Once homeless, Chicago student was finalist in Intel science competition


CHICAGO — A once-homeless Chicago high school senior has received a full scholarship to Stanford University and was a finalist in one of the nation’s most prestigious science competitions.

Though Lane Gunderman, 18, was not the winner of the Intel Science Talent Search’s top award — worth $100,000 — he received $8,500 total for making the final round. Results were announced Tuesday evening at the end of a weeklong competition Gunderman attended in Washington, D.C.

Sara Volz of Colorado Springs, Colo., nabbed the top award for her research of algae biofuels.

Gunderman’s chemistry project researched molecular dynamics simulations to explore the mechanics of energy transport in photosynthesis and was chosen out of more than 1,700 applications, making him one of the country’s 40 finalists.

Gunderman said he never expected to make it that far in the competition.

Six years ago, Gunderman and his family were living in various homeless shelters on the North Side. Gunderman was homeschooled by his mother up until sixth grade, when he entered public school. At Burley Elementary School in Lakeview, teachers noticed Gunderman’s aptitude and suggested he apply to University of Chicago Lab High School. He was accepted and received a full scholarship from the Malone Foundation.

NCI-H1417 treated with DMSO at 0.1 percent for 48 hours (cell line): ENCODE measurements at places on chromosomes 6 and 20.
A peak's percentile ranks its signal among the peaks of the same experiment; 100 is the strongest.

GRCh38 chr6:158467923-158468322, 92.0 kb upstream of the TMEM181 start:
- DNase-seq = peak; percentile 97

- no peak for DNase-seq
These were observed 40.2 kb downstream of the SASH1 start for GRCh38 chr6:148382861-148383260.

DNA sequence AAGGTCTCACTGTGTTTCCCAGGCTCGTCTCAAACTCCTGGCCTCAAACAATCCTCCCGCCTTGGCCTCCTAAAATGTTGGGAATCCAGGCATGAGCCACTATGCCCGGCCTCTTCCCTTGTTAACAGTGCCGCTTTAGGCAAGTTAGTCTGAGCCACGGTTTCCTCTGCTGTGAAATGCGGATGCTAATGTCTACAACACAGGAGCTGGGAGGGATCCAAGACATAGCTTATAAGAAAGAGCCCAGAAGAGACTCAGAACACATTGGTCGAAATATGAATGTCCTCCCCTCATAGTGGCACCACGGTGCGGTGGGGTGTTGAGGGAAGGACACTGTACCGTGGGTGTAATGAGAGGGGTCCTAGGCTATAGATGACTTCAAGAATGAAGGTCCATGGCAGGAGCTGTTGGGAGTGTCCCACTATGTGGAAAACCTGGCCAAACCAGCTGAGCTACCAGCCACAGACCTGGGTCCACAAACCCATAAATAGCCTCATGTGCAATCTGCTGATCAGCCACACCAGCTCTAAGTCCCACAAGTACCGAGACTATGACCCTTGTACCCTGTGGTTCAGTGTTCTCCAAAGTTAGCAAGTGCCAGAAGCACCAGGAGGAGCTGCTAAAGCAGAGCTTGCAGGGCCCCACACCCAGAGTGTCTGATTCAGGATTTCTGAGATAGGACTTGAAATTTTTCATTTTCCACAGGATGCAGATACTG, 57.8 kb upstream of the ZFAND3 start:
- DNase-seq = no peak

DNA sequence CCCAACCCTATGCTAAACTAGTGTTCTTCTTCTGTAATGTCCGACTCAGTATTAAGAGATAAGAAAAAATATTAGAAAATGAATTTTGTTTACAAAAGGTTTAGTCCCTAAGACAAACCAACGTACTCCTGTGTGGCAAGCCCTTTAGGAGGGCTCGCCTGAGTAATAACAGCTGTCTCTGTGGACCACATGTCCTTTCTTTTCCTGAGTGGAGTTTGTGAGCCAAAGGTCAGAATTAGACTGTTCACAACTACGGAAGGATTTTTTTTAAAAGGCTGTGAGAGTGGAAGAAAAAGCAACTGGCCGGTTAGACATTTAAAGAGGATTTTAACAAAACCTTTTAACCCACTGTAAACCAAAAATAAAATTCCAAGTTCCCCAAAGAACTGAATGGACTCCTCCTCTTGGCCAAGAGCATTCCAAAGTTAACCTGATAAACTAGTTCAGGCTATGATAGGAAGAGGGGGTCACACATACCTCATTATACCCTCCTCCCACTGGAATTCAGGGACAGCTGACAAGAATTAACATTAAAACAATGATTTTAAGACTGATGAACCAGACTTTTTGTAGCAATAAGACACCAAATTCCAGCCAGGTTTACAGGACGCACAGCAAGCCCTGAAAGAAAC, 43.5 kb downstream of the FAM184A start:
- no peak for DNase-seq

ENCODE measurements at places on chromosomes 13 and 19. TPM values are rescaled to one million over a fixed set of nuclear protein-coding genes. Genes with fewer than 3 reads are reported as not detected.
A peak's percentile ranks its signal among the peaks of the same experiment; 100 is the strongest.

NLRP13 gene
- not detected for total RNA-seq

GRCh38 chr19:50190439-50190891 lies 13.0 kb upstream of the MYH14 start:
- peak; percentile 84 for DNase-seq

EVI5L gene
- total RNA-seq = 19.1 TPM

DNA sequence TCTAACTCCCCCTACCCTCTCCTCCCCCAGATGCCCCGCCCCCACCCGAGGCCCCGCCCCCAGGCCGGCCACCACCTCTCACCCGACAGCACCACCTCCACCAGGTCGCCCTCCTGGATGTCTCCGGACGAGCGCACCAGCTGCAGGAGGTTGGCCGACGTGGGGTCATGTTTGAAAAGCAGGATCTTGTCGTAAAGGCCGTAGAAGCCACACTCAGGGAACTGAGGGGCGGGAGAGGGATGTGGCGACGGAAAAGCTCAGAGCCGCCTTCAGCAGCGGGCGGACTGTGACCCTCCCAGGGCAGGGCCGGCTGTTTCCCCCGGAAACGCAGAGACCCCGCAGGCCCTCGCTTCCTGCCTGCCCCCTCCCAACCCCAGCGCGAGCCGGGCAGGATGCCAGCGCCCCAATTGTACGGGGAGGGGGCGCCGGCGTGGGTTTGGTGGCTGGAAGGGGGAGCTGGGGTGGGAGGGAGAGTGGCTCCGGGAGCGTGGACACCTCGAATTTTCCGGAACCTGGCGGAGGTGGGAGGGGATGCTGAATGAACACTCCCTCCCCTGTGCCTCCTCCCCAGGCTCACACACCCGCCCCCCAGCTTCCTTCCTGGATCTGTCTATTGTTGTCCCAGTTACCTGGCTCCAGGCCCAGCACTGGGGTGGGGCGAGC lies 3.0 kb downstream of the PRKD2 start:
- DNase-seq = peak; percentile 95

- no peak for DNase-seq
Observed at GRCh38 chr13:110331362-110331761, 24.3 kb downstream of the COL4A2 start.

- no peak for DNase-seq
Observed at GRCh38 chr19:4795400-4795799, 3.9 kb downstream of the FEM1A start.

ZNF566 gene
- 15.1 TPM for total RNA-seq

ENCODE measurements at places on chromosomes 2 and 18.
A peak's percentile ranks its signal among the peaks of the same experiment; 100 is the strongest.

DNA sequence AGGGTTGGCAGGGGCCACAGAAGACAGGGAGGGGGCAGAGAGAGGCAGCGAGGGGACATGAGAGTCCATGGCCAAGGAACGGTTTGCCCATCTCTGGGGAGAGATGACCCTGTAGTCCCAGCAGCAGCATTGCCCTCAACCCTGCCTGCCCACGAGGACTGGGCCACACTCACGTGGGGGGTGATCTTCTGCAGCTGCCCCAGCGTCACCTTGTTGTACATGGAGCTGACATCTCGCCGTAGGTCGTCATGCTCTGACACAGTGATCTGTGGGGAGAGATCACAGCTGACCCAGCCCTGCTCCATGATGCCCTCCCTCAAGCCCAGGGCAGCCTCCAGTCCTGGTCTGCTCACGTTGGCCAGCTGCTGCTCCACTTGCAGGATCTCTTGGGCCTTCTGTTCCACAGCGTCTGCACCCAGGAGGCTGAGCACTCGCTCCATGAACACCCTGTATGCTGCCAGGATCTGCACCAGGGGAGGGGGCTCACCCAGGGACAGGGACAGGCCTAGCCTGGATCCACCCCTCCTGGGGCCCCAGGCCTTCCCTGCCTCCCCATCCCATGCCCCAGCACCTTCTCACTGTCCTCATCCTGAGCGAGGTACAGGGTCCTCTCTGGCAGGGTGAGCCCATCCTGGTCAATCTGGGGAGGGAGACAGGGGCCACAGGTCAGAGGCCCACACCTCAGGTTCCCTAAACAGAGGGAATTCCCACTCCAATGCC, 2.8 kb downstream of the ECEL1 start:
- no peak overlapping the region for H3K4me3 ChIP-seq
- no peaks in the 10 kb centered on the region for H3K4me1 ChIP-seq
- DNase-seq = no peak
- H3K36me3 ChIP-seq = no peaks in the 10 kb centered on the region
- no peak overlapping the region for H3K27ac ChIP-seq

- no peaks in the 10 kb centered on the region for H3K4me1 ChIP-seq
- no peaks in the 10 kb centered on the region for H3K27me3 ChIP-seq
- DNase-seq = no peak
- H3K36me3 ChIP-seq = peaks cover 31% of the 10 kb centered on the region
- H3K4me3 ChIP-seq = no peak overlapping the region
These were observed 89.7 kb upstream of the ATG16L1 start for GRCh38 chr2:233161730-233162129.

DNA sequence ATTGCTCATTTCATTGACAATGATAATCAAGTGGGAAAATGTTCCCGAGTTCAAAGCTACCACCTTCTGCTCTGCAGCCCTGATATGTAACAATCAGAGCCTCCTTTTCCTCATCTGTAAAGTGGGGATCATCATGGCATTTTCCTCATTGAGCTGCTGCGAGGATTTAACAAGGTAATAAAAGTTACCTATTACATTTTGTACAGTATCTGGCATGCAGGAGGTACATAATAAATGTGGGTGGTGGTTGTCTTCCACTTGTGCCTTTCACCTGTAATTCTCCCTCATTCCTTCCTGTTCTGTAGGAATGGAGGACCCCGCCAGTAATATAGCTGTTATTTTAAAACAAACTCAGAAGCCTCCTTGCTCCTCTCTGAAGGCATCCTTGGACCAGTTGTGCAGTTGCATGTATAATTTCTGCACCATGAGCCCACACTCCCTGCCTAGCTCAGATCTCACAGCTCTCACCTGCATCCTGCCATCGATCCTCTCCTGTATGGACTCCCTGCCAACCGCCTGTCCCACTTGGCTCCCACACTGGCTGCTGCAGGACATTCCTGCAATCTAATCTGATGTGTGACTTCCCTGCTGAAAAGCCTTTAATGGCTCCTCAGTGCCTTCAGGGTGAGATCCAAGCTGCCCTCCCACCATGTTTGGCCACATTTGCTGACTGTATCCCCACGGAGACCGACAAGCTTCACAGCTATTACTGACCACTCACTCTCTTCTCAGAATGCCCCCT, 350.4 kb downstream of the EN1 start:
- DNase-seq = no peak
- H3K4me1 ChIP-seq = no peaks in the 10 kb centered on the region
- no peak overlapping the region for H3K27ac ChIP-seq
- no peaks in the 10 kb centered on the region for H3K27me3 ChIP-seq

“He has a huge amount of curiosity,” said David Derbes, Gunderman’s former physics teacher at Lab. “He wants to know stuff, master stuff. And he has an actual ability at it.”

His trip to D.C. marked his first time traveling by airplane, an experience he compared to riding a roller coaster.

Gunderman, who said he enjoys playing video games and hanging out with friends, has applied to 11 colleges. He is still waiting to hear back from schools like Harvard, Princeton, Massachusetts Institute of Technology and the University of Chicago; he said he has been accepted at California Institute of Technology and Stanford.

“I always knew I was going to go to a college,” Gunderman said Tuesday, when asked if he thought he’d have pursued higher education when he was younger. “But I didn’t know if it would be a very good one.”